HMS WAR DRUM made her way down the English Channel. In his cabin the Honourable Lord Thomas Sterley of Oakland studied the chart before him.
For a moment the flash of
lightening illuminated the cabin in that instant dear reader you would have noticed that although his hair which was grey here and there a strand of dark auburn still made it’s appearance. Now in his later years having recently made peace with the Regent Lord Thomas had taken up his command as am admiral of His majesties navy.
The royal prerogative had summoned him
to take command of His WAR DRUM a ship of war of 74 guns and 180 crew his orders were to proceed to the Cape of Good Hope in the company of the frigate Storm of 24 guns and 98 crew under the command of captain Joseph French with the express purpose of escorting a number of fat belly transport vessels carrying a human cargo of emigrant English families to the Cape to settle in a region between the colony and the native tribe’s.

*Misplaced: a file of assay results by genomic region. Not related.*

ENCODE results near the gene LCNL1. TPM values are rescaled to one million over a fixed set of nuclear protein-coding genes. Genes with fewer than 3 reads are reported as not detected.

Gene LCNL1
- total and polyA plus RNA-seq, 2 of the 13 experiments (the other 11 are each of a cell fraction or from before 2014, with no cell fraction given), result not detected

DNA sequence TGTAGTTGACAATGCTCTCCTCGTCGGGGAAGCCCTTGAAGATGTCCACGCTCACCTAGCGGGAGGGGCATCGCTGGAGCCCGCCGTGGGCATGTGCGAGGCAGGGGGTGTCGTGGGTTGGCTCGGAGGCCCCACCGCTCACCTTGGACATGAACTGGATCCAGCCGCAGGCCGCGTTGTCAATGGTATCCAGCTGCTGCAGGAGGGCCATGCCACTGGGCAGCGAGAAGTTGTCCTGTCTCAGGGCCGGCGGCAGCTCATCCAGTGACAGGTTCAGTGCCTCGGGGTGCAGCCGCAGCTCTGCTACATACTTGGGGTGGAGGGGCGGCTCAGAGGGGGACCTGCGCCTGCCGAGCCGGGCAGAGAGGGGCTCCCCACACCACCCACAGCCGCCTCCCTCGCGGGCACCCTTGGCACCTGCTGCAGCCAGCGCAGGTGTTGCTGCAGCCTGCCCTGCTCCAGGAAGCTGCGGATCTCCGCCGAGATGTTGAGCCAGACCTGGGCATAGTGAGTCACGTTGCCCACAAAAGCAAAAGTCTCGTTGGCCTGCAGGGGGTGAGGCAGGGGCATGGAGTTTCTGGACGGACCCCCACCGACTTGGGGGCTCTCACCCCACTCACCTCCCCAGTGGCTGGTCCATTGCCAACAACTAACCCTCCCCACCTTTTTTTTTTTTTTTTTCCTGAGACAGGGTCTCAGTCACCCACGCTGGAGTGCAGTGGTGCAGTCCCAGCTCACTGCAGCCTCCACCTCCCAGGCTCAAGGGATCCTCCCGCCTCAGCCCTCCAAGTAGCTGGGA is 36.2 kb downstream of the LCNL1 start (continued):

Lady Ann in hearing of this scheme had been confounded by the madness of the plan having heard of the experiences of a their son Tom who was an administrator under Lord Charles Somerset. NOW as the fleet weathered it’s way down the English channel on a stormy first night of the voyage lots Thomas wondered for the hundredth time what the end result would be of the foreign office meddling would prove as the world was changing and the French and American revolutions had shown that men and women cut from humble cloth would no longer stand ideally by as great men broke them again, and again on the wheel of humiliation. Neither would the common English underdog stand for watching their children and grand children starve.
Those who had made great fortunes during the long war with France had caused the current shortages and high prices. Surely Ben Bathurst could have come up with a more worth plan